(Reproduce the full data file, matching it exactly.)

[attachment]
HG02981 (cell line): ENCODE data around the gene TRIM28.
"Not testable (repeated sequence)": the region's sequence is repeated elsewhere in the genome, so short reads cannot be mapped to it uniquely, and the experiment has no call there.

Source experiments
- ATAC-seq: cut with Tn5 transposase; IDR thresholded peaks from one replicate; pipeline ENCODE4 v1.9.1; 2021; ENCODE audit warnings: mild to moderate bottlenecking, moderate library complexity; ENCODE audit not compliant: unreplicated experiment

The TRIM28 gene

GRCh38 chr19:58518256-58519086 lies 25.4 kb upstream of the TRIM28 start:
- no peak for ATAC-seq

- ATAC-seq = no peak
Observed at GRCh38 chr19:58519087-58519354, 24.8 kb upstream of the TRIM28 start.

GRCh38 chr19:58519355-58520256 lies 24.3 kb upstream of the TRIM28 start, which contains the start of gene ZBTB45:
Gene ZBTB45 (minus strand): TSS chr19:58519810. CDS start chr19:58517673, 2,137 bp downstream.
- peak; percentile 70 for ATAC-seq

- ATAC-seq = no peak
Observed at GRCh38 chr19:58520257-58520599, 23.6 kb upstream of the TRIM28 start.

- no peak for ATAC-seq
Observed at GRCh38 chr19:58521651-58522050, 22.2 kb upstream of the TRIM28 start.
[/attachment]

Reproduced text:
HG02981 (cell line): ENCODE data around the gene TRIM28.
"Not testable (repeated sequence)": the region's sequence is repeated elsewhere in the genome, so short reads cannot be mapped to it uniquely, and the experiment has no call there.

Source experiments
- ATAC-seq: cut with Tn5 transposase; IDR thresholded peaks from one replicate; pipeline ENCODE4 v1.9.1; 2021; ENCODE audit warnings: mild to moderate bottlenecking, moderate library complexity; ENCODE audit not compliant: unreplicated experiment

The TRIM28 gene

GRCh38 chr19:58518256-58519086 lies 25.4 kb upstream of the TRIM28 start:
- no peak for ATAC-seq

- ATAC-seq = no peak
Observed at GRCh38 chr19:58519087-58519354, 24.8 kb upstream of the TRIM28 start.

GRCh38 chr19:58519355-58520256 lies 24.3 kb upstream of the TRIM28 start, which contains the start of gene ZBTB45:
Gene ZBTB45 (minus strand): TSS chr19:58519810. CDS start chr19:58517673, 2,137 bp downstream.
- peak; percentile 70 for ATAC-seq

- ATAC-seq = no peak
Observed at GRCh38 chr19:58520257-58520599, 23.6 kb upstream of the TRIM28 start.

- no peak for ATAC-seq
Observed at GRCh38 chr19:58521651-58522050, 22.2 kb upstream of the TRIM28 start.